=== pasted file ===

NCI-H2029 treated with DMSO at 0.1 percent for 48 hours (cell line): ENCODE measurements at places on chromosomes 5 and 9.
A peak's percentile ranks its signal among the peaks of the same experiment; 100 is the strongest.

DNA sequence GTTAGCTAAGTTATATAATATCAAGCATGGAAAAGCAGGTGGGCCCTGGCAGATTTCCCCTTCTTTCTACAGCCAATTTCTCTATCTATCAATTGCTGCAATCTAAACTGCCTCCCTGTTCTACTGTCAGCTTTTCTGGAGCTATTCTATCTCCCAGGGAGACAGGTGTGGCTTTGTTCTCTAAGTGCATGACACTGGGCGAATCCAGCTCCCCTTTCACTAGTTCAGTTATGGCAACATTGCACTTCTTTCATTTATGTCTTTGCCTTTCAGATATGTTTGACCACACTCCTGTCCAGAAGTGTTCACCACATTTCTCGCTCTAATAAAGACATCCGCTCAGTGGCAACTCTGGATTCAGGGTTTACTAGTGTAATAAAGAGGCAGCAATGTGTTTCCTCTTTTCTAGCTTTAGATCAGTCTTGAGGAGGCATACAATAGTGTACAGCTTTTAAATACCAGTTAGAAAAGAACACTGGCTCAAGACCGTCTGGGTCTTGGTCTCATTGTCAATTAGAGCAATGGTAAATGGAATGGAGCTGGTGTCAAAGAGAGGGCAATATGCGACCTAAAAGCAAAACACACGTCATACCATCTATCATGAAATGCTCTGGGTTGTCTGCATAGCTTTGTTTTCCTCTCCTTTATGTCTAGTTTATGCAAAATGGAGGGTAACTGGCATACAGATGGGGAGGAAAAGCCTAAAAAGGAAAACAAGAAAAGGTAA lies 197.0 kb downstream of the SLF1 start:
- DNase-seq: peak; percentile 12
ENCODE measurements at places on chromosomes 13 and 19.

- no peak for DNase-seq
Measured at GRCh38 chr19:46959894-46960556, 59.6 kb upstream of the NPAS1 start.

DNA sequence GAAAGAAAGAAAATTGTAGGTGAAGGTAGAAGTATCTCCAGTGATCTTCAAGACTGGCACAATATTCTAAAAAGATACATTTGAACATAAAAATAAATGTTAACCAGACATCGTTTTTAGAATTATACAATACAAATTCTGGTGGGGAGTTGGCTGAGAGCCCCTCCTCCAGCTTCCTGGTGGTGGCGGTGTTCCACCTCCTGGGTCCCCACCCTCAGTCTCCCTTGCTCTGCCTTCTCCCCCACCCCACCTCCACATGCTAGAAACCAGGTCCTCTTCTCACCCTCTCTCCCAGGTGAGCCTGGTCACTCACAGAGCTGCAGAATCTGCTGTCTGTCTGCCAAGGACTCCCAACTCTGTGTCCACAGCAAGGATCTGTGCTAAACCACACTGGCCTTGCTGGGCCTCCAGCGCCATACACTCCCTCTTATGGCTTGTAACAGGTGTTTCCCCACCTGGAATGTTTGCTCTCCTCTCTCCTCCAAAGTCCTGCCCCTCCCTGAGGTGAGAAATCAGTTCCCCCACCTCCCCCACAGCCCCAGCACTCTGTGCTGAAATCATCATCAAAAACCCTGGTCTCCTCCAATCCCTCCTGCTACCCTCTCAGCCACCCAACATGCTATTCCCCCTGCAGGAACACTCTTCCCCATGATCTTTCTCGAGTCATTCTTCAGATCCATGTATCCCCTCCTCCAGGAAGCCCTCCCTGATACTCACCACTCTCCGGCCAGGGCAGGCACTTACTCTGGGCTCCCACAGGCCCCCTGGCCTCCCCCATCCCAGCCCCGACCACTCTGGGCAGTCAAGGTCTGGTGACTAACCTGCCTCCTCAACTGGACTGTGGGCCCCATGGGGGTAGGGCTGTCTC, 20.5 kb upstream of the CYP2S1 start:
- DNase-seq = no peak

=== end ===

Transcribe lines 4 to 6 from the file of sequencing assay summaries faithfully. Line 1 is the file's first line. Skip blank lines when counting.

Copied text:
- DNase-seq: peak; percentile 12
ENCODE measurements at places on chromosomes 13 and 19.

- no peak for DNase-seq